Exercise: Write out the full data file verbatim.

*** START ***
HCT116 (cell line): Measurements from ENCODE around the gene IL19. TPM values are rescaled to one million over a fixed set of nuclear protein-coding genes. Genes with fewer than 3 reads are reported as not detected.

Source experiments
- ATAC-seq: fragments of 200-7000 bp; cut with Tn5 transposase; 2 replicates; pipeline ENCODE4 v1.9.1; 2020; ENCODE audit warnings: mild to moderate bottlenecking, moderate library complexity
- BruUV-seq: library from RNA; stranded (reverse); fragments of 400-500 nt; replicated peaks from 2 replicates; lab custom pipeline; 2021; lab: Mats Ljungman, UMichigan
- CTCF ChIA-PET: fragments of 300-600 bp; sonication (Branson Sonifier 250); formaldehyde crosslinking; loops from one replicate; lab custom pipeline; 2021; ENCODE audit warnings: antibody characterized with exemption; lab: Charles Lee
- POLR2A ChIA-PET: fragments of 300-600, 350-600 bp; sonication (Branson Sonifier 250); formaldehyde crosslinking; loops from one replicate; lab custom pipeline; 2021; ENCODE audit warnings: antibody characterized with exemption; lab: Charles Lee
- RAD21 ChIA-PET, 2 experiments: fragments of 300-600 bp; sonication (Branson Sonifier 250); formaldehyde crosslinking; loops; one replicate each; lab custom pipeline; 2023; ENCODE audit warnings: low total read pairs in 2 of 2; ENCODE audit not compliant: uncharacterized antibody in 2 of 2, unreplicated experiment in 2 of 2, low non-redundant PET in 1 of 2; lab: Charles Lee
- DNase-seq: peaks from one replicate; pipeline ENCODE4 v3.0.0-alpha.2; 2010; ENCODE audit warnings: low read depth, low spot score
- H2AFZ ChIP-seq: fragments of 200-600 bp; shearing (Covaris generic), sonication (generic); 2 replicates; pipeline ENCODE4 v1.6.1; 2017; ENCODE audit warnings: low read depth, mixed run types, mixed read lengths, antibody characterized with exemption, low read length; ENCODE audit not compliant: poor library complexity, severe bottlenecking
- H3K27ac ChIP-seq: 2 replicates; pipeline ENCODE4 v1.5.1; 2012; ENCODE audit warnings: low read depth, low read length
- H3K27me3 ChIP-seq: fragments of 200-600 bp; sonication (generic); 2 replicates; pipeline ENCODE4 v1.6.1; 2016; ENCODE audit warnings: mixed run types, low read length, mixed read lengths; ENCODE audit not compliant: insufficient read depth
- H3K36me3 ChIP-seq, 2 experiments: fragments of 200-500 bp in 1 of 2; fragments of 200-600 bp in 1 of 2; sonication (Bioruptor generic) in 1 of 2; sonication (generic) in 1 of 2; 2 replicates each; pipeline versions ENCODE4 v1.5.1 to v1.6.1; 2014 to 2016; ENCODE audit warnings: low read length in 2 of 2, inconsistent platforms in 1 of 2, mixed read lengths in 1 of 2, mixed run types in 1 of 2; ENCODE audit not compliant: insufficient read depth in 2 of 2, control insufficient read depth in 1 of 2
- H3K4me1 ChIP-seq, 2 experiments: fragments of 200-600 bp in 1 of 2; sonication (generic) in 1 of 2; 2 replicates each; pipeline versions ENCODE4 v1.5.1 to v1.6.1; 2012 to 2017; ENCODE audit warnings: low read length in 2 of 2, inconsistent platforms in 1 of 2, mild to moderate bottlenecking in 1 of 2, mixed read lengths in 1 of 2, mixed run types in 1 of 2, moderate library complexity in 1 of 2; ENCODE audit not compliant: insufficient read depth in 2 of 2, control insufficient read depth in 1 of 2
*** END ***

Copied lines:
HCT116 (cell line): Measurements from ENCODE around the gene IL19. TPM values are rescaled to one million over a fixed set of nuclear protein-coding genes. Genes with fewer than 3 reads are reported as not detected.

Source experiments
- ATAC-seq: fragments of 200-7000 bp; cut with Tn5 transposase; 2 replicates; pipeline ENCODE4 v1.9.1; 2020; ENCODE audit warnings: mild to moderate bottlenecking, moderate library complexity
- BruUV-seq: library from RNA; stranded (reverse); fragments of 400-500 nt; replicated peaks from 2 replicates; lab custom pipeline; 2021; lab: Mats Ljungman, UMichigan
- CTCF ChIA-PET: fragments of 300-600 bp; sonication (Branson Sonifier 250); formaldehyde crosslinking; loops from one replicate; lab custom pipeline; 2021; ENCODE audit warnings: antibody characterized with exemption; lab: Charles Lee
- POLR2A ChIA-PET: fragments of 300-600, 350-600 bp; sonication (Branson Sonifier 250); formaldehyde crosslinking; loops from one replicate; lab custom pipeline; 2021; ENCODE audit warnings: antibody characterized with exemption; lab: Charles Lee
- RAD21 ChIA-PET, 2 experiments: fragments of 300-600 bp; sonication (Branson Sonifier 250); formaldehyde crosslinking; loops; one replicate each; lab custom pipeline; 2023; ENCODE audit warnings: low total read pairs in 2 of 2; ENCODE audit not compliant: uncharacterized antibody in 2 of 2, unreplicated experiment in 2 of 2, low non-redundant PET in 1 of 2; lab: Charles Lee
- DNase-seq: peaks from one replicate; pipeline ENCODE4 v3.0.0-alpha.2; 2010; ENCODE audit warnings: low read depth, low spot score
- H2AFZ ChIP-seq: fragments of 200-600 bp; shearing (Covaris generic), sonication (generic); 2 replicates; pipeline ENCODE4 v1.6.1; 2017; ENCODE audit warnings: low read depth, mixed run types, mixed read lengths, antibody characterized with exemption, low read length; ENCODE audit not compliant: poor library complexity, severe bottlenecking
- H3K27ac ChIP-seq: 2 replicates; pipeline ENCODE4 v1.5.1; 2012; ENCODE audit warnings: low read depth, low read length
- H3K27me3 ChIP-seq: fragments of 200-600 bp; sonication (generic); 2 replicates; pipeline ENCODE4 v1.6.1; 2016; ENCODE audit warnings: mixed run types, low read length, mixed read lengths; ENCODE audit not compliant: insufficient read depth
- H3K36me3 ChIP-seq, 2 experiments: fragments of 200-500 bp in 1 of 2; fragments of 200-600 bp in 1 of 2; sonication (Bioruptor generic) in 1 of 2; sonication (generic) in 1 of 2; 2 replicates each; pipeline versions ENCODE4 v1.5.1 to v1.6.1; 2014 to 2016; ENCODE audit warnings: low read length in 2 of 2, inconsistent platforms in 1 of 2, mixed read lengths in 1 of 2, mixed run types in 1 of 2; ENCODE audit not compliant: insufficient read depth in 2 of 2, control insufficient read depth in 1 of 2
- H3K4me1 ChIP-seq, 2 experiments: fragments of 200-600 bp in 1 of 2; sonication (generic) in 1 of 2; 2 replicates each; pipeline versions ENCODE4 v1.5.1 to v1.6.1; 2012 to 2017; ENCODE audit warnings: low read length in 2 of 2, inconsistent platforms in 1 of 2, mild to moderate bottlenecking in 1 of 2, mixed read lengths in 1 of 2, mixed run types in 1 of 2, moderate library complexity in 1 of 2; ENCODE audit not compliant: insufficient read depth in 2 of 2, control insufficient read depth in 1 of 2